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150 E 400 N Logan, UT

37 Builder Upgrades You Should Do

By : | Add Comment | On : 1:12 pm | Category : Home Improvement

37 Builder Upgrades You Should Do

So you’ve decided to build a house.  What an exciting life event!  All the builder upgrades will be awesome! But wait, what if I screw it up?  What if I forget important details or my builder doesn’t have the designer’s touch?  Should I build the largest house I can or should I build the nicest house I can afford?  Well fear no more.  I LOVE the building (and remodeling) process, have been through it many many times, and am here to help.  Builder Upgrades: What you SHOULD and SHOULDN’T upgrade (because of the huge volumes of information I am sharing on this subject, this will be a mini series, so stay tuned for follow-up posts on what upgrades you shouldn’t do and what you may want to change that could cost you nothing).

Whether you are building a large custom-house in the suburbs or remodeling a classic row house or designing a new penthouse, doing things the right way on your dime can make or break your enjoyment of the home for years into the future.  The last thing you want is a bunch of doubt and disappointment after you have spent thousands, even hundreds of thousands to build your dream home.  The following are based on my recommendations in order to get the most bang for your buck.  I like to get a step down from the largest house I can afford and include the upgrades that I can’t easily retrofit after I move in.

This post will focus on the Should’s:

  • Add an extra garage if you have the room.  Everyone has more to store than they think!
  • Upgrade trim and moldings.  It is not worth it to go back and remove all of the trim, replace it, caulk it, and paint it.
  • Raise ceilings.  I didn’t know this was an option when I built with a builder, but I wish I had.  My 8 foot kitchen feels so much smaller than my neighbors 9 ft.  This also applies if you have a basement.  Because of the way heating and a/c ducting is in many houses, I strongly recommend 9 ft. minimum for a basement.  In some areas after duct work it will be around 8.  By raising the ceilings, your windows can also become taller bringing more light into the space.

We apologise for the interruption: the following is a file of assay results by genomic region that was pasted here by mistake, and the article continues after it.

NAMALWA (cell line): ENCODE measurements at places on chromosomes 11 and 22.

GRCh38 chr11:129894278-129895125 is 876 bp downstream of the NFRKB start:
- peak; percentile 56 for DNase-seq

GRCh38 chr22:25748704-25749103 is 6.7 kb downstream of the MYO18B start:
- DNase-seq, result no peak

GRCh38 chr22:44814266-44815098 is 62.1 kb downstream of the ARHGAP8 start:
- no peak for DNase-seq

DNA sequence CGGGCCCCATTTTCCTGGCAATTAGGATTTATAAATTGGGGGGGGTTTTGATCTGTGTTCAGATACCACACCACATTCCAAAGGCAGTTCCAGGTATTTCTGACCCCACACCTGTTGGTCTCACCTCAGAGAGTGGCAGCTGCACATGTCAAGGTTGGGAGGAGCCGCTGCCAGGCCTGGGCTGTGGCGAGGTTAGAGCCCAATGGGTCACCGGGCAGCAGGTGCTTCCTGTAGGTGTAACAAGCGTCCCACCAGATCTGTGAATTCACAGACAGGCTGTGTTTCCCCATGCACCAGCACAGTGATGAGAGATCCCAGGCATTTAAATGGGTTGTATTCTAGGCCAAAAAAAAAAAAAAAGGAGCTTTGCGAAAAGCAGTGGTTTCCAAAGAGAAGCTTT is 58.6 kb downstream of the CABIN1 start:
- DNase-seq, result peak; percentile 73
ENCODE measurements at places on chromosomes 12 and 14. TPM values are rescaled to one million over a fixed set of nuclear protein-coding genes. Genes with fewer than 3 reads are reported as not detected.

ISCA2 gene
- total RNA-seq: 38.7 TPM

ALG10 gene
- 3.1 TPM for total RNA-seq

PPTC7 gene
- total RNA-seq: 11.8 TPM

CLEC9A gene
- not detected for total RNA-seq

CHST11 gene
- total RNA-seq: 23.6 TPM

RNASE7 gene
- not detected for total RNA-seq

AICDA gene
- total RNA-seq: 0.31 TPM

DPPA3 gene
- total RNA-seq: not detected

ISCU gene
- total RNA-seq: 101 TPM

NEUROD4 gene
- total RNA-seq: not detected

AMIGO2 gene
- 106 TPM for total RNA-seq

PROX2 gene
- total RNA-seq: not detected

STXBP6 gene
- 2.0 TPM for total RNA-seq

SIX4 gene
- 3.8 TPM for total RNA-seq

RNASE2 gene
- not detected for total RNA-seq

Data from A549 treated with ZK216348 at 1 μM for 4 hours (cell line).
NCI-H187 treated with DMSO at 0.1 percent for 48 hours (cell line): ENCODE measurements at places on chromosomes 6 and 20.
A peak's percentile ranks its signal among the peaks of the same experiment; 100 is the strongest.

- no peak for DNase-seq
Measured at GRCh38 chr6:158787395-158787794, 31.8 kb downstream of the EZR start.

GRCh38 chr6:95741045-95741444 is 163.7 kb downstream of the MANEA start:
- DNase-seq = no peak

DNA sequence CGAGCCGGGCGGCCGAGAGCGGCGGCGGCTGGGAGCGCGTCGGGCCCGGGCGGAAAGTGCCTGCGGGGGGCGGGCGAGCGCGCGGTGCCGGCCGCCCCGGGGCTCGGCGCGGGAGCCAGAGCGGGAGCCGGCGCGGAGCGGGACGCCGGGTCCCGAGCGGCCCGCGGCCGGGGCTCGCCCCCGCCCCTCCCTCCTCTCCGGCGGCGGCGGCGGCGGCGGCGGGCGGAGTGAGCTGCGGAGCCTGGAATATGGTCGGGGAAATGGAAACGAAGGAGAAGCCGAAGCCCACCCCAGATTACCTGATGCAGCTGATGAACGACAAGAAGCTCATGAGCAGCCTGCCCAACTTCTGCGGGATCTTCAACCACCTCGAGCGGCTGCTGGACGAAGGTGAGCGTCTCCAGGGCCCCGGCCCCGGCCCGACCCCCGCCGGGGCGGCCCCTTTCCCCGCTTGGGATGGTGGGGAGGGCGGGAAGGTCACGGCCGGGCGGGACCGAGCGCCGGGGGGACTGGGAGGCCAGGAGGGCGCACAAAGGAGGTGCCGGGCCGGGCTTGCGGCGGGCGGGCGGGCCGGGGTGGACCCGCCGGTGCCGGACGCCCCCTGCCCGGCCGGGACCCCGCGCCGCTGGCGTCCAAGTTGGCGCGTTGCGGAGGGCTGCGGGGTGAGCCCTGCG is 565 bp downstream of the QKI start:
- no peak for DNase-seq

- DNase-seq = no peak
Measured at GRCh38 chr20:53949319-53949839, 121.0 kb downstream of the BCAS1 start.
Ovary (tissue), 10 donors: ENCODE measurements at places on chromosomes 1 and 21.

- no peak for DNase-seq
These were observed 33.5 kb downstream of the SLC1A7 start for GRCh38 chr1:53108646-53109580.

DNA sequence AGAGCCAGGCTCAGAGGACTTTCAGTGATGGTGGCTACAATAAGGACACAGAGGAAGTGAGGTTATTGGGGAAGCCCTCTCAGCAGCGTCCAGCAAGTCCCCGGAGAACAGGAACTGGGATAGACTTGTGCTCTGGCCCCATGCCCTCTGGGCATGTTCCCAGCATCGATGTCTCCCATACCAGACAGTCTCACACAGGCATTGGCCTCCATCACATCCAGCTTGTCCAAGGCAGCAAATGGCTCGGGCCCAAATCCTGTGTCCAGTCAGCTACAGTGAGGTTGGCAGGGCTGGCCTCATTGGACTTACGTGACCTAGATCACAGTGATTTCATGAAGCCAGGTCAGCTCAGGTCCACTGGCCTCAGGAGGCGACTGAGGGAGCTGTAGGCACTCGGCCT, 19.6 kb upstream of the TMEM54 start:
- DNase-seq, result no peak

• Add an exit door out the garage.  This may work out to be the perfect place for your garbage cans, a dog door, or you could switch out a solid door for a half-light door with a window to add light to the garage.
  • Add an operable window in the master closet.  Being able to get fresh air and light in a master closet is so nice.  We have a small slider window that is up about 7 feet off the ground.  No one can see in, and I can’t see out, but my husband can open and close it easily and I only need to turn on the light at night (read about my master closet HERE).
  • Add an outlet in the pantry.  My pantry is where I keep my toaster oven, small shake maker, and other small appliances (even a Swiffer Vac).  All can be plugged in at all times and don’t take up valuable counter space.  With wireless printers, I even know people who keep their printer in the pantry.  If you have an outlet, I promise you’ll think of something that can be neatly kept out of sight in your pantry (read about my pantry HERE).
  • Add an outlet in desk cupboard.  This is similar to the pantry.  We have a power outlet as well as network, cable, and audio in my kitchen command center.  I use it for charging phones, an electric pencil sharpener, upper cabinet lighting, phone plug-in for Pandora on home speaker system and battery chargers (read about my kitchen organization station HERE).
  • Be sure to add a Christmas light outlet in the eves of your home.  The outlet can be used for lights or heat tape if you live in a cold snowy climate.  Be sure you have a light switch inside, then you can retro fit it to have  timer later.
  • Upgrade to three tone paint and have a white ceiling.  This mostly applies to homes that have very high ceilings like in my family room (read about my family room HERE).  I have gone ahead and painted my kitchen and basement stair ceiling.  I am dreading painting the rest of my ceilings, especially where I’ll have to rent scaffolding!